The Koch-Weeks bacillus (Haemophilus influenzae)1 is one of the most frequent causes of conjunctivitis. It is commonly regarded as a more or less benign organism, producing a self-limited contagious inflammation of the conjunctiva. However, it not infrequently produces corneal ulceration, severe purulent conjunctivitis or a persistent muco-purulent conjunctivitis. This organism is therefore of sufficient importance to justify an investigation of its susceptibility to sulfanilamide and sulfapyridine.
SUMMARY OF PREVIOUS LITERATURE
Long and Bliss2 in 1937 found that sulfanilamide in a concentration of 10 mg. per hundred cubic centimeters inhibited the growth of the influenza bacillus in vitro. The organisms were grown in blood broth cultures, the inhibition of growth being determined by gross comparison with control cultures.3 The strain of organism used was thought to be an encapsulated "mucoid" type a.4Povitsky,5 using a strain of H. influenzae isolated from a patient with meningitis, investigated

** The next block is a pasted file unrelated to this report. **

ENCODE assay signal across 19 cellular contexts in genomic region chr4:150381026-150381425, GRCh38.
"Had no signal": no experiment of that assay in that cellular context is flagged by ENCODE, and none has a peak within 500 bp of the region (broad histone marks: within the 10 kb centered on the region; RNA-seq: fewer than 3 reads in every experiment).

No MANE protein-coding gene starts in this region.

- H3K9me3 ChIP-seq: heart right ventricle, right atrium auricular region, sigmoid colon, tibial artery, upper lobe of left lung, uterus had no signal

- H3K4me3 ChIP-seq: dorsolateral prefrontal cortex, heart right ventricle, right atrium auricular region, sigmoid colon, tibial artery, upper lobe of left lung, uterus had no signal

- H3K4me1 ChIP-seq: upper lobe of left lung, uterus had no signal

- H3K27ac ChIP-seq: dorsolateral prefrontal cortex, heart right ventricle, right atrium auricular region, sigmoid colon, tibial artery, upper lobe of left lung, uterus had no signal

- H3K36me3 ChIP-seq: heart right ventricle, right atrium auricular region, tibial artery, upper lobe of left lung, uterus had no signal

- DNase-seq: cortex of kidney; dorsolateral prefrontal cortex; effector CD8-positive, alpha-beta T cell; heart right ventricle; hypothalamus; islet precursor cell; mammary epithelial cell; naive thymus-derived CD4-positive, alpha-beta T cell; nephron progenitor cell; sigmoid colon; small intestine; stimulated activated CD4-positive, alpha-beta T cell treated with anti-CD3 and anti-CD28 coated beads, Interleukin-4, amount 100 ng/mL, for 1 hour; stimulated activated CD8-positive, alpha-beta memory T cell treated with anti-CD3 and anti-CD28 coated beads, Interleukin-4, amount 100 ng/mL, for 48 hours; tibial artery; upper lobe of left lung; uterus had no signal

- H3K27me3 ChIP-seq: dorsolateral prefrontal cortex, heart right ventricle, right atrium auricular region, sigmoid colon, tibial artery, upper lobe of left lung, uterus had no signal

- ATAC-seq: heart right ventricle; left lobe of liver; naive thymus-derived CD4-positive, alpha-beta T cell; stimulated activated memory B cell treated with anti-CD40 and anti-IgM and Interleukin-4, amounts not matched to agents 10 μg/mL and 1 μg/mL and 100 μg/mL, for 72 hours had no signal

GUYTON JS. EFFECTS OF SULFANILAMIDE AND SULFAPYRIDINE ON THE KOCH-WEEKS BACILLUS (HAEMOPHILUS INFLUENZAE). Arch Ophthalmol. 1940;23(6):1243–1251. doi:10.1001/archopht.1940.00860131401013
Coronavirus Resource Center
Customize your JAMA Network experience by selecting one or more topics from the list below.